Journal of Discourses

A 26-volume collection of public sermons by Mormon leaders from 1851-1886

Blessings Enjoyed By the Saints in Zion, &c

Discourse by Elder George A. Smith, made in the Tabernacle, Great Salt Lake City, February 6, 1862.
Reported by G. D. Watt.
158
Journal of Discourses

I desire to offer a few reflections that are now suggested to me by the abundant blessings which surround us. I need not say that I have been delighted with the remarks of our brethren that have spoken today; but I will say that while we enjoy the multiplicity of blessings which now surround us, we should remember the poor Saints that are scattered abroad in distant lands.

It is only a few days since I re-

ceived a letter from Bishop Jacob G. Bigler, who is now on a mission in Ireland. He writes that the brethren and sisters are very kind to him, and feed him a great deal better than they are able to feed themselves. He says they give him meat twice a week, while they cannot get it at all; and he feels thankful for the kindness manifested by the people to him under such extreme poverty, and wishes me to importune with the brethren here

Blessings Enjoyed By the Saints in Zion, Etc.

that they may be delivered from the poverty and bondage with which they are environed.

Not long since, a letter was received in Provo from Elder William Cluff, who is now laboring in Denmark. He incidentally remarked that a sister sheared thirty-seven head of sheep to get money to pay the postage of that letter.

A few days since, I received a letter from my brother John L., who is laboring in Switzerland. It is rather a hard country to labor in, in consequence of the oppressive laws and variety of institutions of the twenty-two cantons composing that Confederation. He says that there are a great many of the brethren in that country who labor for ten cents per week and their board, and there is no earthly prospect of their condition being improved; but every year the oppressive bonds that grow upon them become tighter and tighter. I merely refer to these incidents that we may compare the situation of the Saints in the old world with our own in the fertile vales of Utah. Will we exert ourselves to relieve those brethren that are scattered abroad? We believe, ere long, that the vengeance of the Almighty will be poured out upon the inhabitants of the whole earth. Peace having been taken from the earth, men thirst for each other's destruction; and in their conflicts and destructive wars, our brethren and sisters who desire to emigrate to these peaceful vales may be overwhelmed, and have to suffer with the multitude of the wicked, unless we stretch forth our hand and use our means for their deliverance.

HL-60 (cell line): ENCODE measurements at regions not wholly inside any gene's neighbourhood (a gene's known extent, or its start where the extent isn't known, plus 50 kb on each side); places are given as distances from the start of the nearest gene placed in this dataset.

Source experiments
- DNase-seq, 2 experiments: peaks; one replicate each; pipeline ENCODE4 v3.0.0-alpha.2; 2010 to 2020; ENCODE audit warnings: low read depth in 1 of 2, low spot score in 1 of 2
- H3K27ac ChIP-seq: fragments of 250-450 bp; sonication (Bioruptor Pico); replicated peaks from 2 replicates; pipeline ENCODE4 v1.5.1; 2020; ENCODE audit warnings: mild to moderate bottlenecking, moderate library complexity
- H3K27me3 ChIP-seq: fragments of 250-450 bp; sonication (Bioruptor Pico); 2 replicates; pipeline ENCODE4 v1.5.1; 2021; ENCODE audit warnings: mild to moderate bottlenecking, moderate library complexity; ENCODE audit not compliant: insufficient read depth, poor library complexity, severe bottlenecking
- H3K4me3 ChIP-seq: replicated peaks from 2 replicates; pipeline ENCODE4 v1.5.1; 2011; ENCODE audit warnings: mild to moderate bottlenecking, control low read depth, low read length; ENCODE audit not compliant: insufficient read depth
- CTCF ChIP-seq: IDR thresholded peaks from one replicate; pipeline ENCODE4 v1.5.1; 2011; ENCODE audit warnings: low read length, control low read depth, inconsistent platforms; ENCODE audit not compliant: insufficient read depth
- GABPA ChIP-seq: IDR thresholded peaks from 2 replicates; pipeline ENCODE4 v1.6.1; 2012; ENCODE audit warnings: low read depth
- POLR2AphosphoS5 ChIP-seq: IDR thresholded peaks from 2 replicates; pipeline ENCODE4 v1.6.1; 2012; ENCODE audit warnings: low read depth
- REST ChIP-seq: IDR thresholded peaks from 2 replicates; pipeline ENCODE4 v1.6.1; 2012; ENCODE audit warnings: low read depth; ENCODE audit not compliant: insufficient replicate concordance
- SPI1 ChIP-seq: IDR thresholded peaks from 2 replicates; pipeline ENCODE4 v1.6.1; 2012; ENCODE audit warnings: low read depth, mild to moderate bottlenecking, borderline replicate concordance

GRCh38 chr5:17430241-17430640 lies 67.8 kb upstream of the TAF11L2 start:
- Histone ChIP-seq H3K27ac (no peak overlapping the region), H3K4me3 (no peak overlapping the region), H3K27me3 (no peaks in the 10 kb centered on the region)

We are exhorted this morning by our President to send back teams and wagons, and to go ourselves to aid in bringing the poor and worthy Saints home. Are we on hand? Are we fully awake to this important matter? I recollect, last season, passing through the settlements south,

when I was told repeatedly that the number of teams called for would paralyze the farming interests. In the same region, only a few months after, while passing through, they said, “We have more grain than we can actually harvest and secure: we never had such a crop before.” There are thousands of our brethren abroad who are reduced to the greatest extremities, and as a wise and provident people it is our duty to provide for ourselves, and as far as possible to provide an asylum for the oppressed of all nations.

Great Britain, so famous for political economists and statesmen, has planned so unwisely, that, through a family quarrel between the Northern and Southern States of America, five millions of her subjects are in danger of starvation. Some of them are members of this Church. We must plan differently, and combine the talent, enterprise, and ingenuity in our midst to develop the resources of our country, so that outside complications cannot reduce us to starvation or deprive us of the comforts of life. “The wisdom of the wise shall perish in the last days.” True wisdom in the rulers of a nation would dictate a system of political economy that would provide the means of living and sustaining the nation within itself as one common family. When a nation fails to do this, it lacks the exercise of that prudent policy which makes the country self-preserving.

We talk about going to the States to procure a few articles which we cannot at present produce. But, suppose the people of the States should become as infuriated as the Jaredites, or the Nephites and Lamanites of old were, and should fight and slay each other as they did, whom would you get your supplies from? Who would grow or manufacture cotton for you, or supply you with mill saws, scythes,

Journal of Discourses

axes, cotton or wool cards, steel, or silks and satins? We should have to supply ourselves or go without. Think of these things, and realize that the Lord has taken peace from the earth, and is suffering the wicked to slay the wicked, and that the Prophet Brigham has this day blown the trumpet and warned us to prepare to supply our own wants. “But,” says a brother, “I want to follow that business I can make the most at.” I would manufacture combs, but I can make more by raising wheat. Suppose all the tradesmen in the country should

do the same, what would you do? No blacksmiths, carpenters, tanners, or shoemakers, but all farmers, and farming without ploughs, hoes, and going barefoot, would soon be the inevitable result of this policy. We must all act our part, and act it prudently and wisely.

I wished to add my testimony to the things you have listened to. May the blessings of God rest upon us, and give unto us wisdom and ability to contribute our aid to make the people of Zion self-sustaining. Amen.